Barrington Levy

RAS Portraits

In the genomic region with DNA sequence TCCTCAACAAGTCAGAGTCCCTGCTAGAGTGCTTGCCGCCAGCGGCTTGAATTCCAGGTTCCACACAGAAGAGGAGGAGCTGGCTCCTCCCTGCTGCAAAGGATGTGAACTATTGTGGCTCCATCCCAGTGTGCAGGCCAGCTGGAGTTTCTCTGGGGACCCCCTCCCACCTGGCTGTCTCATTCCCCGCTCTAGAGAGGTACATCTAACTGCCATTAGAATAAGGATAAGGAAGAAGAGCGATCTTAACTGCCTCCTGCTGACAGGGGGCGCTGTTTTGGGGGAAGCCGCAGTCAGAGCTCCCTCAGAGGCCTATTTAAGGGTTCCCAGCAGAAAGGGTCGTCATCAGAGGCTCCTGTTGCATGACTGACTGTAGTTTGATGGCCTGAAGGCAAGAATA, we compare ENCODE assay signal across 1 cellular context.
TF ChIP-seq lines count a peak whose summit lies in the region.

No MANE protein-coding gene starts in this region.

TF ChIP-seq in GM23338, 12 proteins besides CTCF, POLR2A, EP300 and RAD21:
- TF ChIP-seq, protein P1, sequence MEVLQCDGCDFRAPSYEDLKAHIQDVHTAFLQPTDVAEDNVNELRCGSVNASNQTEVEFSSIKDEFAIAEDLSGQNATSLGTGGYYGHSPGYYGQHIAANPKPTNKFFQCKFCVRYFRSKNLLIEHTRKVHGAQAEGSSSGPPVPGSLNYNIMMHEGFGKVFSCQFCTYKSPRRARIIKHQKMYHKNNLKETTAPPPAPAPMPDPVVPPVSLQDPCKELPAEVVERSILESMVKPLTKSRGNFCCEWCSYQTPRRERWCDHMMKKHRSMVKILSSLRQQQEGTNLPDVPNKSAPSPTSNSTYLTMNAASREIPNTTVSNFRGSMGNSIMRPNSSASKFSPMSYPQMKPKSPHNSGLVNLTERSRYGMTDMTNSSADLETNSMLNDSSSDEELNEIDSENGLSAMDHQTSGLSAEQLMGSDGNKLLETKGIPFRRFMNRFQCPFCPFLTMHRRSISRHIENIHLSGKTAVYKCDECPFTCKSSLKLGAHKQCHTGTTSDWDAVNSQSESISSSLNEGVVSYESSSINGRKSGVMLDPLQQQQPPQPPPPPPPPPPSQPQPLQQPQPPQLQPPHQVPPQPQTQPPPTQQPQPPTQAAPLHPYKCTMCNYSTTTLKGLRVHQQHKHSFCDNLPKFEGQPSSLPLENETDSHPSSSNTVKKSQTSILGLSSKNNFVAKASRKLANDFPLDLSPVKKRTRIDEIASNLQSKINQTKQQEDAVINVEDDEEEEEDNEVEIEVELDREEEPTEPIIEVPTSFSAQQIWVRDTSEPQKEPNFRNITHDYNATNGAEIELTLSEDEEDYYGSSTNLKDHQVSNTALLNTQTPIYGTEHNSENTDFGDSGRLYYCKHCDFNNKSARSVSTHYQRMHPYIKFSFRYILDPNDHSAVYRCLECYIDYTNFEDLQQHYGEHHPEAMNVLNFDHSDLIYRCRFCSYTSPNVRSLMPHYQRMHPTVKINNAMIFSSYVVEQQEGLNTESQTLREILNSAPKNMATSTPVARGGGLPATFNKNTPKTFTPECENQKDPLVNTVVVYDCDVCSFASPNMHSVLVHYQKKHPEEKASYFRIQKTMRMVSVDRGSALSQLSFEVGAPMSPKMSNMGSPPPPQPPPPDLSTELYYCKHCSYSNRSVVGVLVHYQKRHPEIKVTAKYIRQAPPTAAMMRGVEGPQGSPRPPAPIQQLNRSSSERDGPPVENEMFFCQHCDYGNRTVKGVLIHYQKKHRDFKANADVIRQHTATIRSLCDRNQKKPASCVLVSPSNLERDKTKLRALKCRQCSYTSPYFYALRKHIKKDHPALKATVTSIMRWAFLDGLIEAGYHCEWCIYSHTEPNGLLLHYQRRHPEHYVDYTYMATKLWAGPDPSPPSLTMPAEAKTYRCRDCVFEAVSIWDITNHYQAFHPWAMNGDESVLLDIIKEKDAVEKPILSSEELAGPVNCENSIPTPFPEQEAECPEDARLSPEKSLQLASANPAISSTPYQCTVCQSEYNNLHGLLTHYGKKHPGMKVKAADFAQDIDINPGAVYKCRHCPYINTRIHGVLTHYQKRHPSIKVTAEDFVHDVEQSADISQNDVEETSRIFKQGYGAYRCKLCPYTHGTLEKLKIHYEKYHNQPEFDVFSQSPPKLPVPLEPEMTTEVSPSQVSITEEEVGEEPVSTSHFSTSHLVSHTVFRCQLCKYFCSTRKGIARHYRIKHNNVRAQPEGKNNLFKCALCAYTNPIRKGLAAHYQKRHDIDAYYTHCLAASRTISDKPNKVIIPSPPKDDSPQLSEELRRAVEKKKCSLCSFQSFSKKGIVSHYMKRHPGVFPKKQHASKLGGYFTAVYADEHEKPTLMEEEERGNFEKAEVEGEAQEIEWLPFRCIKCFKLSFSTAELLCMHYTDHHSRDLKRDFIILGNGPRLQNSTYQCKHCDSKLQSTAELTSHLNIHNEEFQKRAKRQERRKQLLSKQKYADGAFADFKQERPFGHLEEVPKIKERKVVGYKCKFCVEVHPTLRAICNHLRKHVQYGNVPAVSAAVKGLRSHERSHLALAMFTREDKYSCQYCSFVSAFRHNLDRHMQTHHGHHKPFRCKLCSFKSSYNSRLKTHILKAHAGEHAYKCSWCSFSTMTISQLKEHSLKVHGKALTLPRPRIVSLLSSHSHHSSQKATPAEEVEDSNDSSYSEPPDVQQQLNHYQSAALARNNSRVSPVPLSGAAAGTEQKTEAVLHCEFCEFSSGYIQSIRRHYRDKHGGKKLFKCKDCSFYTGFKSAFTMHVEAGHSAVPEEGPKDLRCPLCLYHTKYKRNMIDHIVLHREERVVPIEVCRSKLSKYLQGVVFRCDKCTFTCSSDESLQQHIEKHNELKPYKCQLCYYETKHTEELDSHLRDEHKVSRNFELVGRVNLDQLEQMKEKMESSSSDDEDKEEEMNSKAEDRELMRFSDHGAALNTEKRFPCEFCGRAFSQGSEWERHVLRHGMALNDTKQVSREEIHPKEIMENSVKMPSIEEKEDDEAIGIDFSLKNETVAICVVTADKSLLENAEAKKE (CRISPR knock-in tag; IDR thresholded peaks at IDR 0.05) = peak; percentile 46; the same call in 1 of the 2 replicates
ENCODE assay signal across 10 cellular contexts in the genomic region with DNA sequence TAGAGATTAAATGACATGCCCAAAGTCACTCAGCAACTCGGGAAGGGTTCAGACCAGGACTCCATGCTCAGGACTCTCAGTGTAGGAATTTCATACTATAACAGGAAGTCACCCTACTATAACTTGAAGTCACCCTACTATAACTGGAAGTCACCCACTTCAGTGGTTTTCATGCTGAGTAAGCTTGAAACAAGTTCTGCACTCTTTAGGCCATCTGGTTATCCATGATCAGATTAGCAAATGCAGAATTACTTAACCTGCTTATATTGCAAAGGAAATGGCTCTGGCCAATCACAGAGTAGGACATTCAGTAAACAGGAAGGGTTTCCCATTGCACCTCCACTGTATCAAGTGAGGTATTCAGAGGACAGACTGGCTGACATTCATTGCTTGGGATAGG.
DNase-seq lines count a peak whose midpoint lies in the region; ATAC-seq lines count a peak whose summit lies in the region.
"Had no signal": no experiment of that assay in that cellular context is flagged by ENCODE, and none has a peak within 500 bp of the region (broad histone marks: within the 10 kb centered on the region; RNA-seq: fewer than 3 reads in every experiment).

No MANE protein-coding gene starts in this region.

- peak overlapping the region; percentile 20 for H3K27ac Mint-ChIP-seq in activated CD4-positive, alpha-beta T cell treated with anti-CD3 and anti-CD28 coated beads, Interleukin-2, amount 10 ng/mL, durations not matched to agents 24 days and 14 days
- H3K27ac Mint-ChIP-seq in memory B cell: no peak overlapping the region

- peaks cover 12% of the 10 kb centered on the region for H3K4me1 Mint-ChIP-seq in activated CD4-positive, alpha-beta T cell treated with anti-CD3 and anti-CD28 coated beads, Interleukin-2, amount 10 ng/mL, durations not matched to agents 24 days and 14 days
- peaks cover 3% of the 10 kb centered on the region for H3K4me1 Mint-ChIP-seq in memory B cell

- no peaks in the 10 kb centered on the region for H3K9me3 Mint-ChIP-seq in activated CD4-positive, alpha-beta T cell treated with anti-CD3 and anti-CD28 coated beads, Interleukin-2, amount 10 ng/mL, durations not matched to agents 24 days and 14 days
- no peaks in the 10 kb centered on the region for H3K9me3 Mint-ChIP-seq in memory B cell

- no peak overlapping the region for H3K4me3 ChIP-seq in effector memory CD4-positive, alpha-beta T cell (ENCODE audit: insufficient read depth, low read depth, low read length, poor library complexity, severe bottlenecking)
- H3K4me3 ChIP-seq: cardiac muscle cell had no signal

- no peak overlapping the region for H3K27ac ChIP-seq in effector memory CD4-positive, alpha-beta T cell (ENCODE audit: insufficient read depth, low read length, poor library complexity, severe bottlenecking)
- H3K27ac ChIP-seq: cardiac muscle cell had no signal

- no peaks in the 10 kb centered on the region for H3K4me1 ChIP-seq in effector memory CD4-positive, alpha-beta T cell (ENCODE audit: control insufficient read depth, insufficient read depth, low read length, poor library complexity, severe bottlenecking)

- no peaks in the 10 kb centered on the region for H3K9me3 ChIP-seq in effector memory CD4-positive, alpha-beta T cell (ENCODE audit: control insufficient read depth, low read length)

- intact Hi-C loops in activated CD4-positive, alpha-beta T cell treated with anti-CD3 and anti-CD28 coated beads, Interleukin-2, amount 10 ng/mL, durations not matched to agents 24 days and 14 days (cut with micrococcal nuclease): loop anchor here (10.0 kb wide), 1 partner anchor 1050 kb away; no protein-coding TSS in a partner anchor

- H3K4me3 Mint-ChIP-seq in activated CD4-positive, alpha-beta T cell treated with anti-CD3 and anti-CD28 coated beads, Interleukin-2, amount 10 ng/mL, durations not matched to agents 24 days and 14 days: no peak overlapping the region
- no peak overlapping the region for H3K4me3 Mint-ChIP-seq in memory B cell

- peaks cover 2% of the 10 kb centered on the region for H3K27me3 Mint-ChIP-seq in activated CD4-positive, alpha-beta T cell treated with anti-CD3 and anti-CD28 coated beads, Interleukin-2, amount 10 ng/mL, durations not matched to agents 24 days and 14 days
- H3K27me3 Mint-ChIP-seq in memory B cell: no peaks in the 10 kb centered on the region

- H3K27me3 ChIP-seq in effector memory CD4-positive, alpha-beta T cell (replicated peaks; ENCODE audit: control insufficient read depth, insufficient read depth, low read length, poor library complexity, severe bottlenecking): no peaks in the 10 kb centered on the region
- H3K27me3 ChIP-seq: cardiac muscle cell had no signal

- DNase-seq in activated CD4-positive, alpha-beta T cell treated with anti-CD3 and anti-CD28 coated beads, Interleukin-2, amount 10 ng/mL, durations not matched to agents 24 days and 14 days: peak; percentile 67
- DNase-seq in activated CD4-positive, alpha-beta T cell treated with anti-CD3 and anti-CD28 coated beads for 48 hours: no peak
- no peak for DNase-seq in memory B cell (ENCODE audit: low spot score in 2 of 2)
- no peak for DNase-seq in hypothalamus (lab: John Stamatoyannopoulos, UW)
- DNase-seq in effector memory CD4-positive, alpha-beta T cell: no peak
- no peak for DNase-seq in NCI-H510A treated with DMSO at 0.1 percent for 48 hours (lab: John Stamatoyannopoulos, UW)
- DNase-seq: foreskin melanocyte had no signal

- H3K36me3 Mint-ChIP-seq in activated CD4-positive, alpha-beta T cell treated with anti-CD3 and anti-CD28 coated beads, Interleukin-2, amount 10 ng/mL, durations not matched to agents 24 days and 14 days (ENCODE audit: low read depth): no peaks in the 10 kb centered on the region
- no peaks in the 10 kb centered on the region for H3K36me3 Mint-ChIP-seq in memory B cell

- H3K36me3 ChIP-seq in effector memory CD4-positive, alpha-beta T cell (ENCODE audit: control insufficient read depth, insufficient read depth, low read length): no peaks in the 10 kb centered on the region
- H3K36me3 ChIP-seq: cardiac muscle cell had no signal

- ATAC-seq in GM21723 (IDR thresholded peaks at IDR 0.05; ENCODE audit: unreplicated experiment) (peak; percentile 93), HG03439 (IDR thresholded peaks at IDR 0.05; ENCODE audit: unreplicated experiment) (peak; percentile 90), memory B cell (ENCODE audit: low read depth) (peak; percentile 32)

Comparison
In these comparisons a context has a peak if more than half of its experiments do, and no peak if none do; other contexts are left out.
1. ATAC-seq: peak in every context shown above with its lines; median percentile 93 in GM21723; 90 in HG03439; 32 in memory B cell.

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This compilation is a bit of a mishmash, which by using the RAS label's own release dates apparently gathers up material from 1991-1996, but in reality actually encompasses much earlier material. Two-thirds of Portraits is drawn equally from Prison Oval Rock and Here I Come, which were originally released in Jamaica back in 1983 and 1984, respectively. However, as Prison was itself a singles compilation, some of these tracks actually date all the way back to 1980. Levy released a lone live album after 1984, until his career was reactivated with the Divine album in 1990. Portraits picks up at this point, then skips a couple of albums and begins again with 1995's Duets and its follow-up, Time Capsule. Best to ignore the chronological chaos then, and concentrate on the album as a musical whole. Unfortunately, the record seems to have been sequenced by a bipolar jumping bean, leaping madly back and forth between uptempo ragga and more laid-back roots numbers, creating a very disjointed and disconcerting aural experience. Which just leaves the songs themselves. Are these the best dozen from these periods? That's a judgment call, and even if one is tempted to answer no, virtually everything here can make a strong case for inclusion. There's no arguing with such dancehall smashes as "Living Dangerously" and "Under Mi Sensi," nor with such crucial '80s cuts as the rootsy dub of "Robber Man" and "Mary Long Tongue," and who could resist Levy's command to "Do the Dance"? But with so much fabulous material to choose from, Portraits' miserly dozen cuts leaves one desperately wishing to hear more. Thus, at best, this is merely a great taster for the seminal toaster who brought roots to the dancehall.

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